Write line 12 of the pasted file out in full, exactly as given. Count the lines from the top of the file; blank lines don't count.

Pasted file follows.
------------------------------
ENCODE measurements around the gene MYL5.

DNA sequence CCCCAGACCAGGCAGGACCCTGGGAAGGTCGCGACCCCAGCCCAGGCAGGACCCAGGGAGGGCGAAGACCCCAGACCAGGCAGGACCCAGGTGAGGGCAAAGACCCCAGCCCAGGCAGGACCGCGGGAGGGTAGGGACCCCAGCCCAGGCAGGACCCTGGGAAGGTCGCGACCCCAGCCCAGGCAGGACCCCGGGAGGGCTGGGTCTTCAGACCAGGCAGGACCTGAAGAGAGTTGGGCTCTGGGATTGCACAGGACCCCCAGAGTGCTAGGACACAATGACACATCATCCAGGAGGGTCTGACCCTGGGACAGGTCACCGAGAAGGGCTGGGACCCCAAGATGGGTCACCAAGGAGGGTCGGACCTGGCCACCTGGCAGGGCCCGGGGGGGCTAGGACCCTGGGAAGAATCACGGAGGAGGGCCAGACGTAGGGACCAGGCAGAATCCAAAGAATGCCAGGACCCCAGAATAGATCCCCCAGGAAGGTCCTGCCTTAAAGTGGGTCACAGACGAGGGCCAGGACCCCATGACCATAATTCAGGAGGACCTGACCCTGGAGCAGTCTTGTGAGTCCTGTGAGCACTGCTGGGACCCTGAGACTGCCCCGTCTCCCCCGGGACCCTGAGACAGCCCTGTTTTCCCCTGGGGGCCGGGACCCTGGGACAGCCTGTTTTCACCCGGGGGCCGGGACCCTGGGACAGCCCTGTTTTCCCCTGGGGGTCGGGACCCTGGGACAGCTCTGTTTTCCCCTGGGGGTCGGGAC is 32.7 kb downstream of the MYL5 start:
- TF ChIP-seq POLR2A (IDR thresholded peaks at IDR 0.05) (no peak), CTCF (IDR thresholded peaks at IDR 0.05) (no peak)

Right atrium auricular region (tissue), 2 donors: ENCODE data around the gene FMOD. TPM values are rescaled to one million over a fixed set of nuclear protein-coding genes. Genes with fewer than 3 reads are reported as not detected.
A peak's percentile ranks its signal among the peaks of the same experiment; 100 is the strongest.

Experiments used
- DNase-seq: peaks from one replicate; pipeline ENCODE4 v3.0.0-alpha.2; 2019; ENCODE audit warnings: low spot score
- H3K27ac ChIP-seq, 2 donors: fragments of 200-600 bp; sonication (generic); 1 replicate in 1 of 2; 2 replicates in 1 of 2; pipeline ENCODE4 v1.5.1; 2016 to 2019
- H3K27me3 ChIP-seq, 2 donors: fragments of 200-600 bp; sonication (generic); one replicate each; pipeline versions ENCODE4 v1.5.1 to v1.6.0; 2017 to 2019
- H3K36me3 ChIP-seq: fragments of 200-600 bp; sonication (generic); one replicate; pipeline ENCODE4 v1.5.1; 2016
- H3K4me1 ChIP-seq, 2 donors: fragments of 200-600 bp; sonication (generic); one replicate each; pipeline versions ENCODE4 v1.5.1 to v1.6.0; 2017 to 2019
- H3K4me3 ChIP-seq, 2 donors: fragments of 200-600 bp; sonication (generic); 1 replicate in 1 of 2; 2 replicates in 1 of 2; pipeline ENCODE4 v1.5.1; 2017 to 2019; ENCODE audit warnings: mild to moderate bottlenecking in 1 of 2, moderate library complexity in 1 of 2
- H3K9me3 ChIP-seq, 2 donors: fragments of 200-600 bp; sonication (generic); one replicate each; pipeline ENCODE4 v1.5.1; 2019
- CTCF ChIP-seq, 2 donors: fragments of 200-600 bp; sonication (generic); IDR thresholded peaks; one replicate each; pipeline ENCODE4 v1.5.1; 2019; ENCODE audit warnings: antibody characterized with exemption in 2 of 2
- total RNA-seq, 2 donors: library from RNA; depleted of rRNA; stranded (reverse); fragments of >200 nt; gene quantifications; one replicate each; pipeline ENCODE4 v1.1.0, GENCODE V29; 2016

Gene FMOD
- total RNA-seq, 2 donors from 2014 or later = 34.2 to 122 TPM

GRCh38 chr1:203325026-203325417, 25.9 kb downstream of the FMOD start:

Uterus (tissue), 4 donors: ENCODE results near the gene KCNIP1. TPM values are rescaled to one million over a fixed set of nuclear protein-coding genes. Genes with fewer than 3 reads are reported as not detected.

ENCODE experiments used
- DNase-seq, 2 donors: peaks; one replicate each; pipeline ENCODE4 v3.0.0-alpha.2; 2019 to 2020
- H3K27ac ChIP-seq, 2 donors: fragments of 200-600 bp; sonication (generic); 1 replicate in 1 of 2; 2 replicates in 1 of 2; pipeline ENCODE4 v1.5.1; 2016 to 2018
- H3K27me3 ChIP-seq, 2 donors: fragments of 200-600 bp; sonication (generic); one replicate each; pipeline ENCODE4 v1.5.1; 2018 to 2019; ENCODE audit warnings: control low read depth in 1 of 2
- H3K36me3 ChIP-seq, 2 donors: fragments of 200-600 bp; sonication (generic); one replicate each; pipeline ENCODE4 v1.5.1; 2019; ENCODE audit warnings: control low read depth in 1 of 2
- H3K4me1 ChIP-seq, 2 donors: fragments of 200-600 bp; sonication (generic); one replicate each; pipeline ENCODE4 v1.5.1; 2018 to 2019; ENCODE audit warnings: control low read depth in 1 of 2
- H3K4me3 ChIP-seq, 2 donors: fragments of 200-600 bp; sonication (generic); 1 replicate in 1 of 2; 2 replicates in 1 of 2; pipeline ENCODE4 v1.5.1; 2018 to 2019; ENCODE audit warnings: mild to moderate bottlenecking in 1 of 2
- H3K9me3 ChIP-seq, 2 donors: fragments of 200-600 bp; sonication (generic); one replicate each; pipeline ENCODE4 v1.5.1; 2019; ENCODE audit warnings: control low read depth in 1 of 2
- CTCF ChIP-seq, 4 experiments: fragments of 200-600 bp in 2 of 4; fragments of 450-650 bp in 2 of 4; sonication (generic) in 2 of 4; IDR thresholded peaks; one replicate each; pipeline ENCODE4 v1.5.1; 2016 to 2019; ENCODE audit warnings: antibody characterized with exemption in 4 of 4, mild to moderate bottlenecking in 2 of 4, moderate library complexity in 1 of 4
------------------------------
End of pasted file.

- H3K4me3 ChIP-seq, 2 donors: fragments of 200-600 bp; sonication (generic); 1 replicate in 1 of 2; 2 replicates in 1 of 2; pipeline ENCODE4 v1.5.1; 2017 to 2019; ENCODE audit warnings: mild to moderate bottlenecking in 1 of 2, moderate library complexity in 1 of 2